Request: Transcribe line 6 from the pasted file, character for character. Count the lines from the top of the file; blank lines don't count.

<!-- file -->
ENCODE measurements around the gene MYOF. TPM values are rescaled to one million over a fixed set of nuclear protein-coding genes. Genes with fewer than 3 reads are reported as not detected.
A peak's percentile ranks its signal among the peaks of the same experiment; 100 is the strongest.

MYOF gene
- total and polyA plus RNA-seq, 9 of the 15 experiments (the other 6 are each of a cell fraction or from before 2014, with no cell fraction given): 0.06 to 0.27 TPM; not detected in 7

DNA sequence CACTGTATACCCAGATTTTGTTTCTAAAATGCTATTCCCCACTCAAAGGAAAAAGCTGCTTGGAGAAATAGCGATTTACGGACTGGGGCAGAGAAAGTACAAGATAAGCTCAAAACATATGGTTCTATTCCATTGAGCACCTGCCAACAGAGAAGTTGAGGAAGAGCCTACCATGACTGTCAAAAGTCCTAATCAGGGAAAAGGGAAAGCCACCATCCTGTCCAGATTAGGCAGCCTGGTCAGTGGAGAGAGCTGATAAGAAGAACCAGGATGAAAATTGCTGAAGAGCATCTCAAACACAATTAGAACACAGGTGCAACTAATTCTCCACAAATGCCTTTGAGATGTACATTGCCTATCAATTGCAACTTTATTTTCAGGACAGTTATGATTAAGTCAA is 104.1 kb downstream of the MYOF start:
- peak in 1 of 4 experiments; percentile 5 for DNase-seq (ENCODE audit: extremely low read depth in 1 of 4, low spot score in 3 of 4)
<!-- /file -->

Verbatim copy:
- peak in 1 of 4 experiments; percentile 5 for DNase-seq (ENCODE audit: extremely low read depth in 1 of 4, low spot score in 3 of 4)